'What they don't realize is that restaurants couldn't survive without beverage mark-up on all beverages, from iced tea to mixed drinks to wine, because food prices don't cover the many operating costs, so there has to be something that's profitable.'
Roland Adams, owner-proprietor of Marigny Brasserie, notes that fast-food restaurants charge $2 for a burger and $1 or more for a fountain drink that maybe costs less than a nickel. 'When we were at our former location before we got our liquor license, we just broke even on food sales alone,' he says. 'Now at least we stand a chance at making a profit.'
On Thursday nights, the Sun Ray Grill in the American Can Company offers a different opportunity to bring wine in for dinner, corkage free. 'A large number of people are attracted to the Farmer's Market and to the neighboring Cork & Bottle wine shop which hosts a free tasting on Thursday nights,' says Dana Deutch, Sun Ray's executive chef and proprietor. 'With a receipt for wine from Cork & Bottle, guests can dine corkage free.' He notes that the Sun Ray restaurants in Metairie and the Warehouse District have a 20 percent discount on every bottle on the wine list on Tuesday nights.
Many restaurants don't allow any outside wines. Others, like Lola's, charge a minimum corkage fee of $2.50 per bottle. 'Even though we're hoping to obtain a liquor license so we can serve house wine to those who didn't bring wine with them, we won't change the low cork fee,' says chef-owner Angel Miranda.
One waiter says he likes the idea of a corkage-free night -- but adds that some diners abuse the situation. He recalls one party that brought wine on a corkage-free evening and a coupon for a free entree. Their check was only $36 and they left a $5 tip. But that's a rare lapse, he says: 'Most people are very good about it. The only time I ever tasted a 1982 first-growth Bordeaux was when one of our customers brought the bottle in and insisted I have a taste.'
One frequent diner lists numerous reasons for being a BYOBer: 'My main motivations for bringing in wine are that, one, I have an extensive collection and when I dine out, I want the best wine I can drink with my dinner, and, two, it's more affordable for me to dine out at a nice restaurant, even with a corkage fee and my usual 30 percent tip on the total bill.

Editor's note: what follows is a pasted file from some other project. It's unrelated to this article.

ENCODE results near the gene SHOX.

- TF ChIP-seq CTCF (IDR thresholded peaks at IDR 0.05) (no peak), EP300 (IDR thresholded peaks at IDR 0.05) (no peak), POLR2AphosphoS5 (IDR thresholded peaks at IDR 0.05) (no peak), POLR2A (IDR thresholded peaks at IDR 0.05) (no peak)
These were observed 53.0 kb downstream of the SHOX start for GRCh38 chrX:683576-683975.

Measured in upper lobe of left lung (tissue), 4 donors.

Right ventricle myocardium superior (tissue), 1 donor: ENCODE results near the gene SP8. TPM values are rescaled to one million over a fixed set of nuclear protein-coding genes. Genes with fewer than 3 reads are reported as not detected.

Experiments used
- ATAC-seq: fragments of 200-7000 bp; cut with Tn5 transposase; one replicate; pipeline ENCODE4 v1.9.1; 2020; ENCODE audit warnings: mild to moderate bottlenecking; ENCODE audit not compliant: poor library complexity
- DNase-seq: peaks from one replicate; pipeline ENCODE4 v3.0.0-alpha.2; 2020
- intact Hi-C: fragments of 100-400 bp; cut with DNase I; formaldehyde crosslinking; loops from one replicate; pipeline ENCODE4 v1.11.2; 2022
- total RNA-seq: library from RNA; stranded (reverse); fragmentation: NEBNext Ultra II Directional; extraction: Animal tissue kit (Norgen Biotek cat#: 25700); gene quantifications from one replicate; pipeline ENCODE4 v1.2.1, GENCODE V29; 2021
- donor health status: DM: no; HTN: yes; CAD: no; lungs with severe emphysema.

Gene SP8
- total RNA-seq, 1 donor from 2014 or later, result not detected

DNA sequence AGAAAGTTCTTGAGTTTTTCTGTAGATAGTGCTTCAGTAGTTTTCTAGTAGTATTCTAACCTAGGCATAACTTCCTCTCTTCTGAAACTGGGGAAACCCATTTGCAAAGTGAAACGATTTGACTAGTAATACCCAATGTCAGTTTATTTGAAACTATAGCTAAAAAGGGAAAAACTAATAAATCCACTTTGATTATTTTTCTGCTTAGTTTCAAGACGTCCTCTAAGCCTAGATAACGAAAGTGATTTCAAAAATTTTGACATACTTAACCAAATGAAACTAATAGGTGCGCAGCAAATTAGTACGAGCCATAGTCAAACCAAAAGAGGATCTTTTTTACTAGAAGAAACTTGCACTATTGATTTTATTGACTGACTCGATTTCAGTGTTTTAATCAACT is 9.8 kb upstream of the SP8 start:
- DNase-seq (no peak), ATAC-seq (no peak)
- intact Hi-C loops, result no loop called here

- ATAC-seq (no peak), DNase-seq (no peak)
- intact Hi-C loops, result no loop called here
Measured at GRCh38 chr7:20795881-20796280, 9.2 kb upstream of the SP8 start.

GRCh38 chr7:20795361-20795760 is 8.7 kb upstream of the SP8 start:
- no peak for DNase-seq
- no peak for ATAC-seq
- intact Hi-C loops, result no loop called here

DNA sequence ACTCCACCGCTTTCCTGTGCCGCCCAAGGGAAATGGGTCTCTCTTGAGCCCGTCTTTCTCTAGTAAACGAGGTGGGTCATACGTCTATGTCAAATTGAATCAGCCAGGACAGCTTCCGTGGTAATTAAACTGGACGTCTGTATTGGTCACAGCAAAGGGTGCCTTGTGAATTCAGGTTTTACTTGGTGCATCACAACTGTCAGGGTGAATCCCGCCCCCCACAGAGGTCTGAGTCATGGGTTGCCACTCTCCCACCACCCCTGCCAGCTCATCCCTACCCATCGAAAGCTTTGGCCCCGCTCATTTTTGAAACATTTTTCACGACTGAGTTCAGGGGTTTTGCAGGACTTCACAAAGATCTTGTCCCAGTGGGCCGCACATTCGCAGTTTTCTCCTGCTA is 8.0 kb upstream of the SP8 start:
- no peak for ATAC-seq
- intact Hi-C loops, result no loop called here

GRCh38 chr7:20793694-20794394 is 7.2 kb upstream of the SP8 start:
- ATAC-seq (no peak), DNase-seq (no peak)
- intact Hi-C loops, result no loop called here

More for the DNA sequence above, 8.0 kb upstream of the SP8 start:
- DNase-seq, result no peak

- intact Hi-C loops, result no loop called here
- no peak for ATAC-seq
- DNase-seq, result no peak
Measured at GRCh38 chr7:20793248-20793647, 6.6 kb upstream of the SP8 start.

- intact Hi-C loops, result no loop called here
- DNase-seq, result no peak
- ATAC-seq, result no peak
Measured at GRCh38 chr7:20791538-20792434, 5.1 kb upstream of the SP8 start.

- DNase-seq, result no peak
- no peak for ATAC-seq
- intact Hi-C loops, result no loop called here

'In this issue, I find people are divided into two camps: Some seem to think paying a corkage fee somehow compensates the server, but it doesn't,' the diner says. 'That fee goes toward offsetting the loss of restaurant income from parties that don't order wine off the restaurant's list. I'm with the camp that believes the server should be compensated additionally. It's a great trade off for my having the privilege of bringing in my own wine.'
How can this good balance be achieved? Taking into account the reasonable expectations of restaurateurs, waiters and customers, the following guidelines should apply:
1. When planning to go out to dinner, call the restaurant and check on the wine policy. Ask if there's a corkage and what it may be, and if the restaurant needs to know what wine you're bringing. Most restaurants do not allow customers to bring in wine that's already on the wine list. However, an older vintage of such a wine would be acceptable in most cases.
2. Save the more casual wines you want to try for restaurants that offer corkage-free nights. Other nights, bring rare, unusual or older bottles. If it's a special occasion, all the more reason to bring a very special wine.
3. In the spirit of fairness to the server, whether there's a cork fee or not, tip the waiter as if you ordered wine at the restaurant. In fact, a good rule of thumb is to review the wine list, observe a comparable bottle to the one you brought in, and tip 17-20 percent based on that wine. At the very least, look for the lowest priced wine on the menu and tip on that amount.
4. When bringing in your own wine to a restaurant, buy a couple of glasses of wine or a bottle of the house wine while you're ordering to show good faith that you appreciate the opportunity to be able to enjoy your own wine in the restaurant setting. Some establishments waive the cork fee if you purchase a bottle from the list.
5. Offer the proprietor, maitre d', chef or server a small amount of your wine to taste. 6. When you bring wine to a restaurant, order more than a couple of appetizers or the least expensive items on the menu. Occupying a table, enjoying the atmosphere and service while sitting around for several hours drinking your wine is a privilege and a courtesy to customers, so by all means, patronize the restaurant.